It wasn’t until the second day at that first con I realized my answer. I forget exactly what had happened, but it was something Very Gay ™, and I was so delighted I needed to gush to someone about it. The folks I’d come to the con with were elsewhere, so I turned to a pair of gents next to me and exclaimed, “Oh my God! Can you believe that?!” They were right there with me, and we babbled a bit over how you indeed wouldn’t see that just anywhere. There were a few finger snaps, some laughs, and then we went on our separate ways with big grins.

That’s when it hit me: I hadn’t employed the filter.

You may not have any idea what I mean by that. You may not need “the filter”. Indeed, you might be queer yourself and not even be actively aware of it, because it’s always with you — that filter which you use to constantly censor all your thoughts and feelings based on the comfort levels of everyone else around you. You have to judge where you are, what sorts of people may be there, and what’s okay to talk about. What’s okay to expose yourself to. Can I hold my boyfriend’s hand? Can I notice the handsome man on the other side of the room without it perhaps being interpreted as an ogle and thus an affront to his masculinity? Can I shout “YASSS QUEEN” when one of my friends shows up in a fierce dress? Is that guy actually giving me a dirty look, or is it my imagination? Does that mean I should be extra careful going back to my car later? I’m not even what I would call effeminate, but this filter is something I have to constantly employ. Every day. Of my entire life. No matter where I go, even to cons full of fellow geeks.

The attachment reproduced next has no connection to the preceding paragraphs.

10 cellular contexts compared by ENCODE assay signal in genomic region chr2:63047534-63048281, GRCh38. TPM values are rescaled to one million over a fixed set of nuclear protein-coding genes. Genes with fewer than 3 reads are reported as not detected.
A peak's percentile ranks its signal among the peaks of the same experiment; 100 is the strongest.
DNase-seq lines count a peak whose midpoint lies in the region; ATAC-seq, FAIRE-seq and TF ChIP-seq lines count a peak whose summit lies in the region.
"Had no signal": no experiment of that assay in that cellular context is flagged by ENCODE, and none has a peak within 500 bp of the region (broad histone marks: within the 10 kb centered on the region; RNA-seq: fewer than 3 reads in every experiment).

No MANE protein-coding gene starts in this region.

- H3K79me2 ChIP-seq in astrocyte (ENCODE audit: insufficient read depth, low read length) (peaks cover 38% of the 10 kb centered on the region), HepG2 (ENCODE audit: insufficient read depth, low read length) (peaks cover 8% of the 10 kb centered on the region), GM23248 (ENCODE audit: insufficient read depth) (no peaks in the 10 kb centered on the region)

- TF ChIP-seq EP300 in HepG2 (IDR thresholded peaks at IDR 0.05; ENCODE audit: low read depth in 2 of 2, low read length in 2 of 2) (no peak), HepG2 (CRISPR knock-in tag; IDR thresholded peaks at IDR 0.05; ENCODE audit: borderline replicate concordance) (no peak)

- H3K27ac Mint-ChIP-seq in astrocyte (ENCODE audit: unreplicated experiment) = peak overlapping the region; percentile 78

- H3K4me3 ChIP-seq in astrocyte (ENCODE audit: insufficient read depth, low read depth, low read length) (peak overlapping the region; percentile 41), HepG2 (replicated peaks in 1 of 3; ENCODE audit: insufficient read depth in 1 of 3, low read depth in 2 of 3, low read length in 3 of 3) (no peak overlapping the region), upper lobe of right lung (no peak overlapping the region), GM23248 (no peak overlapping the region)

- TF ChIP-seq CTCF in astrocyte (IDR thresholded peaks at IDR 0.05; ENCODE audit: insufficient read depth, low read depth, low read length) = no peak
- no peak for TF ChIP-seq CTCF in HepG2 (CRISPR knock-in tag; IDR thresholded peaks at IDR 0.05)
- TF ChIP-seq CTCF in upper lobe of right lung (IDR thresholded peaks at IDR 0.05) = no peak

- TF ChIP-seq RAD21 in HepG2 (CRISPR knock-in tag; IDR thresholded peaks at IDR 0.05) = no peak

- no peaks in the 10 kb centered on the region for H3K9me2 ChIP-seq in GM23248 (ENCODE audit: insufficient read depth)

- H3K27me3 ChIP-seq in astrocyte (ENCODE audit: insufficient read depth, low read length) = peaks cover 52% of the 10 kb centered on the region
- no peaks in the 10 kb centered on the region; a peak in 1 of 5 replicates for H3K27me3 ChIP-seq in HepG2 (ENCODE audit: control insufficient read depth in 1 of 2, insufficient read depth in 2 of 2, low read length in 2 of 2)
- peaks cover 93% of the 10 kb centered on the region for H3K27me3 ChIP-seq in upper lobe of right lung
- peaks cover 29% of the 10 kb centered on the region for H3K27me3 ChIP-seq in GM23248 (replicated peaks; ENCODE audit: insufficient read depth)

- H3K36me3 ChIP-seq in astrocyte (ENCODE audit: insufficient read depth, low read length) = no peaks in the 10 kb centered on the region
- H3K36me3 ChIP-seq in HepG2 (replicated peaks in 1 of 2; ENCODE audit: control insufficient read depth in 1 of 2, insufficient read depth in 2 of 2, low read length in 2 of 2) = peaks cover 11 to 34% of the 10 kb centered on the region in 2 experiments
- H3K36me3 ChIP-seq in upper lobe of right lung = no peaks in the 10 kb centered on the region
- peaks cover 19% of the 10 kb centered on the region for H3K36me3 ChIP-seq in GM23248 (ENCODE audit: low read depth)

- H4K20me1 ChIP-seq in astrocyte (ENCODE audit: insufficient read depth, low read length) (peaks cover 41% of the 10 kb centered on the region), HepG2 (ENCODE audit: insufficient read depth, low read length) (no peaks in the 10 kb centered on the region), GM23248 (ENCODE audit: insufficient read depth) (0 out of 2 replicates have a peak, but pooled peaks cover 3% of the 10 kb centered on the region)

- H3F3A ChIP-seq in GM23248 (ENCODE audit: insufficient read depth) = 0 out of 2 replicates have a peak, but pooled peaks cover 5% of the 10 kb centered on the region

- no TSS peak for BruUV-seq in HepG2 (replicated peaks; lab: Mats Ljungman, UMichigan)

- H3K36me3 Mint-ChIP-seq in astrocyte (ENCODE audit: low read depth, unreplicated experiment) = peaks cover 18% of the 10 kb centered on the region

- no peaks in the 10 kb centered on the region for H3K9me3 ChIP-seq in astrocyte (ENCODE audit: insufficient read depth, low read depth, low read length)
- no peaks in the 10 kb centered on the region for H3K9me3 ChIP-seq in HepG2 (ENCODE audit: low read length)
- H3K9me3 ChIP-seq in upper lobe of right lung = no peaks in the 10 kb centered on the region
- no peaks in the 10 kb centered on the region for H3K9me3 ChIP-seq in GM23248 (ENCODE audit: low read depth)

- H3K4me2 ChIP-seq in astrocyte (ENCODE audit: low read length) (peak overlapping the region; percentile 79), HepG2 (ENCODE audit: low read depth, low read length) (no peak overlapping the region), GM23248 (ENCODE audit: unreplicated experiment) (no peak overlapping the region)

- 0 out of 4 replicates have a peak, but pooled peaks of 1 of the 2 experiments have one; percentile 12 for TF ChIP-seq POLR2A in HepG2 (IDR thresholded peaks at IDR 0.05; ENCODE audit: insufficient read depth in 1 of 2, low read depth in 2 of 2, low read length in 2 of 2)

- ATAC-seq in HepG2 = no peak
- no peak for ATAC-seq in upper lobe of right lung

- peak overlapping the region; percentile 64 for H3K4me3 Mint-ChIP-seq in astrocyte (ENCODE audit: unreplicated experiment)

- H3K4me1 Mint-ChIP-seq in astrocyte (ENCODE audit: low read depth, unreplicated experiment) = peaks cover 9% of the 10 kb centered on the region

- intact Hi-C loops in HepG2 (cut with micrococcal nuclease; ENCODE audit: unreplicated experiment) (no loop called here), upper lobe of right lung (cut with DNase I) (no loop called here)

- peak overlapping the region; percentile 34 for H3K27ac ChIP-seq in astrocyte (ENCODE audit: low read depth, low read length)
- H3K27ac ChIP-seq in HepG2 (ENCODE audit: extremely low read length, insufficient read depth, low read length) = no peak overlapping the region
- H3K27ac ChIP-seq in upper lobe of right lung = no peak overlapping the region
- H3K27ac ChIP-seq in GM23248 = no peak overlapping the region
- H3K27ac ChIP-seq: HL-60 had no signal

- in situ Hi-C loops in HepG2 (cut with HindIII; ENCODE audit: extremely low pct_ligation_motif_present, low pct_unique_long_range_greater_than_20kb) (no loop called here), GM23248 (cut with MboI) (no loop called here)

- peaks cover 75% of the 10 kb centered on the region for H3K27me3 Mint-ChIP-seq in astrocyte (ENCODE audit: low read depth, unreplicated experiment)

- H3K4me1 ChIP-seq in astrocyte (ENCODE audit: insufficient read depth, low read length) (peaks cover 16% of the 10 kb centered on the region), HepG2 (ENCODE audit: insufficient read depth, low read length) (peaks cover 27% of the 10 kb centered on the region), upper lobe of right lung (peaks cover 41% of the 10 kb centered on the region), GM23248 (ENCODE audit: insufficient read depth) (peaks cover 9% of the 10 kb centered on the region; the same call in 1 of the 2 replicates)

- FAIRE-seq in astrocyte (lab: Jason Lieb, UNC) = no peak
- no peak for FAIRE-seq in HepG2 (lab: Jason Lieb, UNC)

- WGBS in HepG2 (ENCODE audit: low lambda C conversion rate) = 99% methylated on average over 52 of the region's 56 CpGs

Except there. In that moment, I realized that I had turned to someone next to me and I was able to assume they’d also be gay — or, if not, they’d be okay with it. It made me realize how very different it was to suddenly not need that filter…even if it was just for a brief time. Those of you asking why GaymerX is even necessary just don’t understand. How could you? A “safe space” isn’t coddling — it’s liberating, as in the kind of freedom you don’t need because you enjoy it every day.

Another thing I’ve noticed over time, as well: the people who go to GaymerX seem to be happier. I don’t mean happy as in “gay” (though, sure, also that), but happy as in…they’re happy for everyone *else* as much as for themselves. They’re happy everyone is there. Queer communities do exist in many cities, but I’m not sure everyone has the chance to be part of them even when they’re present. For many attending something like GaymerX, this may very well be their first chance to experience the idea that they’re not alone anywhere that wasn’t online. At every one of these cons, I’ve seen groups actively inviting others to join them, people embracing total strangers and forming friendships that (I hope) could last far beyond the con’s end.

It’s enough to warm the cold cockles of even my jaded heart, enough to make me think these cons are worth far more than the themed discussion panels or the networking or what have you. It’s about community, about awareness, about fostering healthy attitudes among geeks from all walks of life, and thus I think it absolutely has a place alongside the other cons. Maybe one day it won’t be necessary, but for now I salute those who spend so much time and energy putting this together for others to enjoy (I’d name names, but I’d likely forget some folks who deserve mention and so I won’t) and wish both them and GaymerX all the best in the years to come.